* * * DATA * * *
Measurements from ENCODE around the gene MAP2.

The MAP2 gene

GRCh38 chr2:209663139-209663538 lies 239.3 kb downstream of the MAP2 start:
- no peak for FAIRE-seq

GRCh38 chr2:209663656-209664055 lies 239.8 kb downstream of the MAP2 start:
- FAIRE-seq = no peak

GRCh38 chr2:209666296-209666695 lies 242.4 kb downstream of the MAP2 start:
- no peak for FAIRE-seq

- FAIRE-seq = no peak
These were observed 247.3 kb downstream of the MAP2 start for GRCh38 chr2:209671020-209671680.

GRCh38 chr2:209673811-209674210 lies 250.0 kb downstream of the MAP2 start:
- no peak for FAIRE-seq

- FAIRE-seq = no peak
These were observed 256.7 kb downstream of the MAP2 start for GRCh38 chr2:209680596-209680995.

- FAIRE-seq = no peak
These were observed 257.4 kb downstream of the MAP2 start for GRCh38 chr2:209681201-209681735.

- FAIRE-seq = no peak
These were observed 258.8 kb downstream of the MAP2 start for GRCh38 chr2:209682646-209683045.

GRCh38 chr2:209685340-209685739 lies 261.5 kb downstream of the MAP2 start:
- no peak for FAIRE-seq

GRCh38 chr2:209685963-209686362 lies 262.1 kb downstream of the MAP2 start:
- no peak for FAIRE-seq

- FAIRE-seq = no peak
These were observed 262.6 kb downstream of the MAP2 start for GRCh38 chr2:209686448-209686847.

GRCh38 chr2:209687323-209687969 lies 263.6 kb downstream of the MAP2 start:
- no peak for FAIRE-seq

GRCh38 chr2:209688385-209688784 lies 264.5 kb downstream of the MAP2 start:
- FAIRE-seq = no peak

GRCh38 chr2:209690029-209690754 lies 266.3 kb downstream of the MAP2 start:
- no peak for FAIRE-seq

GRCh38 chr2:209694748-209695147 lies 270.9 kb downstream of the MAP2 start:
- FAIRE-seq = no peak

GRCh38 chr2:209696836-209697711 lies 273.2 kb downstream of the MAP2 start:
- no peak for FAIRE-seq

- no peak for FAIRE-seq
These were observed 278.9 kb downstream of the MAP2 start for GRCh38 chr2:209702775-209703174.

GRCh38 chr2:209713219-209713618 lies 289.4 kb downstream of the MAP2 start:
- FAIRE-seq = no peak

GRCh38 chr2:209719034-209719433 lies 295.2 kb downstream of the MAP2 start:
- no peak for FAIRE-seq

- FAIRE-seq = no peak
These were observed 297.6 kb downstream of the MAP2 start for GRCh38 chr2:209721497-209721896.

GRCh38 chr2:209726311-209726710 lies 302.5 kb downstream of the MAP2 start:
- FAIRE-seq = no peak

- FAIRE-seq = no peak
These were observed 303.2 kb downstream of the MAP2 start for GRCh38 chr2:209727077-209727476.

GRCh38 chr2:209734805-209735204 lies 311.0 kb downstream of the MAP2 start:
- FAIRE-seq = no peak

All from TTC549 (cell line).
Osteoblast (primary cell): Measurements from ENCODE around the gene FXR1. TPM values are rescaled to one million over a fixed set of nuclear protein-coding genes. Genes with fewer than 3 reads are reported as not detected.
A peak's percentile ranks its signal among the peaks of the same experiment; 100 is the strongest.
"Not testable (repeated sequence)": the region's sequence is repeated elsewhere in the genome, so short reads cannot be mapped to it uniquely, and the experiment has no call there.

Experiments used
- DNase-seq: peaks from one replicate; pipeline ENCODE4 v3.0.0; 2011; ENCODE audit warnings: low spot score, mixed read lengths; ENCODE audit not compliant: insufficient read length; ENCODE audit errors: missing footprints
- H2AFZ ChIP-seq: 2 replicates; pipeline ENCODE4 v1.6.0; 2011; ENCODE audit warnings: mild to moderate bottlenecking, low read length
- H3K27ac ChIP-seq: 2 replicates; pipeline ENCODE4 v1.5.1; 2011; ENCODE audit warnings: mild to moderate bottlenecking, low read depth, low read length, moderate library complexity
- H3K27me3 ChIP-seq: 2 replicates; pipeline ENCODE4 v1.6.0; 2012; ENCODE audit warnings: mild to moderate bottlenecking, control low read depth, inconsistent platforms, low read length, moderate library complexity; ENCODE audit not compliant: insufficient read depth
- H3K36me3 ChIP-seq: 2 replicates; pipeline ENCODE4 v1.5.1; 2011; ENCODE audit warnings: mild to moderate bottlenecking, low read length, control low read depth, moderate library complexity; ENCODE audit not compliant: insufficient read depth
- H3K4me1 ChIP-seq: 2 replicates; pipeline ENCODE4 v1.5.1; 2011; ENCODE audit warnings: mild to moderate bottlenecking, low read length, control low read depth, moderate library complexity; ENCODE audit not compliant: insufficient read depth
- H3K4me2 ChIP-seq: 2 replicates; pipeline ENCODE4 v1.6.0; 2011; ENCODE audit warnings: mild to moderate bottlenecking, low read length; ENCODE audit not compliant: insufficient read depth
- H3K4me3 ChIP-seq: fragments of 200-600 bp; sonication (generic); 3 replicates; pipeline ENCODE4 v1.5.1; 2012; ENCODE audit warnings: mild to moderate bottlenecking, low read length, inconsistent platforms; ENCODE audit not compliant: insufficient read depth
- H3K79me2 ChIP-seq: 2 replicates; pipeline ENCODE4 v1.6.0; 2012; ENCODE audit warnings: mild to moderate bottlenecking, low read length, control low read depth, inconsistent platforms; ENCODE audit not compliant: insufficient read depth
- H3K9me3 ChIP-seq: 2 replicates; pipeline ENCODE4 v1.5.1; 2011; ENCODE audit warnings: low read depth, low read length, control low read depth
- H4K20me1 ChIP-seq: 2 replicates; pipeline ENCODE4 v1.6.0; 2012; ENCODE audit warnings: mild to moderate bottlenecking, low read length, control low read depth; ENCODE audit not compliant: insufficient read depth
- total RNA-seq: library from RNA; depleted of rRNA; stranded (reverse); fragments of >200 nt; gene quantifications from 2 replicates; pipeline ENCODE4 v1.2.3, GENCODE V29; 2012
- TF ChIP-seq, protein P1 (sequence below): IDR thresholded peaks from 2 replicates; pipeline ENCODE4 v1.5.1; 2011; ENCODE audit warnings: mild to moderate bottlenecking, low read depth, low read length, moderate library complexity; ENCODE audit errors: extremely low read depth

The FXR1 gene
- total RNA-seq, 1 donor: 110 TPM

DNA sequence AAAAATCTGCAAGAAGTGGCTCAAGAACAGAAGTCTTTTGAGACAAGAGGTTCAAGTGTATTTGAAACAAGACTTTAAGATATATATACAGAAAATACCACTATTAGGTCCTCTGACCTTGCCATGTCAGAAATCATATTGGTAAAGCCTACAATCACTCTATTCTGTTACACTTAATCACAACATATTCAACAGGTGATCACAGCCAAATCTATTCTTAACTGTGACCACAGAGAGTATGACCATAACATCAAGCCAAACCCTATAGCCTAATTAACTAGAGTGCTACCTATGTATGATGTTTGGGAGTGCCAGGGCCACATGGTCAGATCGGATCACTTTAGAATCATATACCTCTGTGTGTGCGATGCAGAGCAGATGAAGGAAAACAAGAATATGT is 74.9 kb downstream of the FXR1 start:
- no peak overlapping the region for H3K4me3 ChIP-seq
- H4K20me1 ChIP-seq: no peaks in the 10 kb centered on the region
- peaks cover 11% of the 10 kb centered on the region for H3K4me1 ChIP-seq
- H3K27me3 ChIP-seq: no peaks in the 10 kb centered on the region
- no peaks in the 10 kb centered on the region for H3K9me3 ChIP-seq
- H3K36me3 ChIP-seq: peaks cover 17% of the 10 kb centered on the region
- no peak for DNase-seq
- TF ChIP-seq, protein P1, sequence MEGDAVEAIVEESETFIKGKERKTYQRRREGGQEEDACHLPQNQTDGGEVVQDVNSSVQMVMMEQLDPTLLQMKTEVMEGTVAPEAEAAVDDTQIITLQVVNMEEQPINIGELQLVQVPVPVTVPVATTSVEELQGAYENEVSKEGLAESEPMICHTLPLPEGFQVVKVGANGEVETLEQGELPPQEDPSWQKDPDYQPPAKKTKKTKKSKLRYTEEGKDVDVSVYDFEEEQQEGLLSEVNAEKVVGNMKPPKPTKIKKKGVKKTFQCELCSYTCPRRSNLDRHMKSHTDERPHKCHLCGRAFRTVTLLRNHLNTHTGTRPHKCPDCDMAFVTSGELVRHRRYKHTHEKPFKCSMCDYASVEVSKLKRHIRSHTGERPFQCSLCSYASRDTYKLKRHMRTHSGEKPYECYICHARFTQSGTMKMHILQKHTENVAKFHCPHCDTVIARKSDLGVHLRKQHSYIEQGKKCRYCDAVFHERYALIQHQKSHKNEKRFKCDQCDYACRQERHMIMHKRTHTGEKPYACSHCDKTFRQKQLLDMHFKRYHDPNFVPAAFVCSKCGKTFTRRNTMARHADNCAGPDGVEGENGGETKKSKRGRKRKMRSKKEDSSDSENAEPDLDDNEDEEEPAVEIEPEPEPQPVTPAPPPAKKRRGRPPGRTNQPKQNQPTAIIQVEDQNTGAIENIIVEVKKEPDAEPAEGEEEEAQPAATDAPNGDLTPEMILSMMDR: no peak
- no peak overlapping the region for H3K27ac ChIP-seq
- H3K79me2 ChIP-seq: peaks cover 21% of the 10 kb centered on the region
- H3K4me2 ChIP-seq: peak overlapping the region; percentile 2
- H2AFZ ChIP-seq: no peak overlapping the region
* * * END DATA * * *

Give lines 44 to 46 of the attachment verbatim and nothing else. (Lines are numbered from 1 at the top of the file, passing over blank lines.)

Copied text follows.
- FAIRE-seq = no peak

- FAIRE-seq = no peak
These were observed 303.2 kb downstream of the MAP2 start for GRCh38 chr2:209727077-209727476.